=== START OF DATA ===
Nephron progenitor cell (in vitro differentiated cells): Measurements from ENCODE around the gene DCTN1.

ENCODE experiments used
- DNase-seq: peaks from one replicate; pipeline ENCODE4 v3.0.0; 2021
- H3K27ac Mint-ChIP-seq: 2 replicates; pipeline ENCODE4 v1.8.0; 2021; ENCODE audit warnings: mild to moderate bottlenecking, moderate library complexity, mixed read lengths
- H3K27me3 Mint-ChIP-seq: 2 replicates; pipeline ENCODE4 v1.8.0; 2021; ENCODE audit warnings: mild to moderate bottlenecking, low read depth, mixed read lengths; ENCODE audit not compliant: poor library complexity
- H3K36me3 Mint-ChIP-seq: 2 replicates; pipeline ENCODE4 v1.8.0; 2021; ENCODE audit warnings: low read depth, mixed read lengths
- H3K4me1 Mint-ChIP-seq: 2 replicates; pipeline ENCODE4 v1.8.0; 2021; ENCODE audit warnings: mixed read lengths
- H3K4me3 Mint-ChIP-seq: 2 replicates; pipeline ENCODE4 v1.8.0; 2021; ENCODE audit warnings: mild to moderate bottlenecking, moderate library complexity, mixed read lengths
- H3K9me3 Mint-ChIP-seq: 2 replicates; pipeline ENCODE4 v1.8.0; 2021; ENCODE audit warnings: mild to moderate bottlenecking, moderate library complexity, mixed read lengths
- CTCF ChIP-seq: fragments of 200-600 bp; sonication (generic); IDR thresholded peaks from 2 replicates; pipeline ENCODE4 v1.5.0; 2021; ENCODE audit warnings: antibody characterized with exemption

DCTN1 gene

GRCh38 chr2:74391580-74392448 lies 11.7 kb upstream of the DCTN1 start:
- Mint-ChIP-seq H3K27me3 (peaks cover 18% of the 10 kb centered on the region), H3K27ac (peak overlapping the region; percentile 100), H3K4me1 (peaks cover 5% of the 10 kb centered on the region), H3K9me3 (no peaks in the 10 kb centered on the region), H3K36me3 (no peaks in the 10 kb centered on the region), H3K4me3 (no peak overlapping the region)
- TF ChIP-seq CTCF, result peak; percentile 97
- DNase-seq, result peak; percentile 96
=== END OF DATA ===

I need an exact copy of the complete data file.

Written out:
Nephron progenitor cell (in vitro differentiated cells): Measurements from ENCODE around the gene DCTN1.

ENCODE experiments used
- DNase-seq: peaks from one replicate; pipeline ENCODE4 v3.0.0; 2021
- H3K27ac Mint-ChIP-seq: 2 replicates; pipeline ENCODE4 v1.8.0; 2021; ENCODE audit warnings: mild to moderate bottlenecking, moderate library complexity, mixed read lengths
- H3K27me3 Mint-ChIP-seq: 2 replicates; pipeline ENCODE4 v1.8.0; 2021; ENCODE audit warnings: mild to moderate bottlenecking, low read depth, mixed read lengths; ENCODE audit not compliant: poor library complexity
- H3K36me3 Mint-ChIP-seq: 2 replicates; pipeline ENCODE4 v1.8.0; 2021; ENCODE audit warnings: low read depth, mixed read lengths
- H3K4me1 Mint-ChIP-seq: 2 replicates; pipeline ENCODE4 v1.8.0; 2021; ENCODE audit warnings: mixed read lengths
- H3K4me3 Mint-ChIP-seq: 2 replicates; pipeline ENCODE4 v1.8.0; 2021; ENCODE audit warnings: mild to moderate bottlenecking, moderate library complexity, mixed read lengths
- H3K9me3 Mint-ChIP-seq: 2 replicates; pipeline ENCODE4 v1.8.0; 2021; ENCODE audit warnings: mild to moderate bottlenecking, moderate library complexity, mixed read lengths
- CTCF ChIP-seq: fragments of 200-600 bp; sonication (generic); IDR thresholded peaks from 2 replicates; pipeline ENCODE4 v1.5.0; 2021; ENCODE audit warnings: antibody characterized with exemption

DCTN1 gene

GRCh38 chr2:74391580-74392448 lies 11.7 kb upstream of the DCTN1 start:
- Mint-ChIP-seq H3K27me3 (peaks cover 18% of the 10 kb centered on the region), H3K27ac (peak overlapping the region; percentile 100), H3K4me1 (peaks cover 5% of the 10 kb centered on the region), H3K9me3 (no peaks in the 10 kb centered on the region), H3K36me3 (no peaks in the 10 kb centered on the region), H3K4me3 (no peak overlapping the region)
- TF ChIP-seq CTCF, result peak; percentile 97
- DNase-seq, result peak; percentile 96